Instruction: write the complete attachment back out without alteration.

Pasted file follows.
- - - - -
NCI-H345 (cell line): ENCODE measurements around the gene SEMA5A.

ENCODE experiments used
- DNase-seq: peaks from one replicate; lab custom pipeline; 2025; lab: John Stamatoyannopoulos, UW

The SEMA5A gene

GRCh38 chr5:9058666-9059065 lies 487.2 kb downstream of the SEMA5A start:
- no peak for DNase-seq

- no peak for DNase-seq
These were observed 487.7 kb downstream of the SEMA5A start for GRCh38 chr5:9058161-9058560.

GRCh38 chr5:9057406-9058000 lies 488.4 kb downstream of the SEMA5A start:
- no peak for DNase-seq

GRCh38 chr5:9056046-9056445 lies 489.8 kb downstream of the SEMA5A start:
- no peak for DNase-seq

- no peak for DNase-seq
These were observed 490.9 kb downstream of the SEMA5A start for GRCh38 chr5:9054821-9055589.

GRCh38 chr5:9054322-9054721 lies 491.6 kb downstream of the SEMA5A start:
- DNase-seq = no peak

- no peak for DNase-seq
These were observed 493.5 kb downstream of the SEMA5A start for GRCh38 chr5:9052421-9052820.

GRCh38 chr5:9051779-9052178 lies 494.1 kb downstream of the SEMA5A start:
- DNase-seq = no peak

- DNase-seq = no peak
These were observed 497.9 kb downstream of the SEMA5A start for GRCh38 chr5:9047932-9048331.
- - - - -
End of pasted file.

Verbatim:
NCI-H345 (cell line): ENCODE measurements around the gene SEMA5A.

ENCODE experiments used
- DNase-seq: peaks from one replicate; lab custom pipeline; 2025; lab: John Stamatoyannopoulos, UW

The SEMA5A gene

GRCh38 chr5:9058666-9059065 lies 487.2 kb downstream of the SEMA5A start:
- no peak for DNase-seq

- no peak for DNase-seq
These were observed 487.7 kb downstream of the SEMA5A start for GRCh38 chr5:9058161-9058560.

GRCh38 chr5:9057406-9058000 lies 488.4 kb downstream of the SEMA5A start:
- no peak for DNase-seq

GRCh38 chr5:9056046-9056445 lies 489.8 kb downstream of the SEMA5A start:
- no peak for DNase-seq

- no peak for DNase-seq
These were observed 490.9 kb downstream of the SEMA5A start for GRCh38 chr5:9054821-9055589.

GRCh38 chr5:9054322-9054721 lies 491.6 kb downstream of the SEMA5A start:
- DNase-seq = no peak

- no peak for DNase-seq
These were observed 493.5 kb downstream of the SEMA5A start for GRCh38 chr5:9052421-9052820.

GRCh38 chr5:9051779-9052178 lies 494.1 kb downstream of the SEMA5A start:
- DNase-seq = no peak

- DNase-seq = no peak
These were observed 497.9 kb downstream of the SEMA5A start for GRCh38 chr5:9047932-9048331.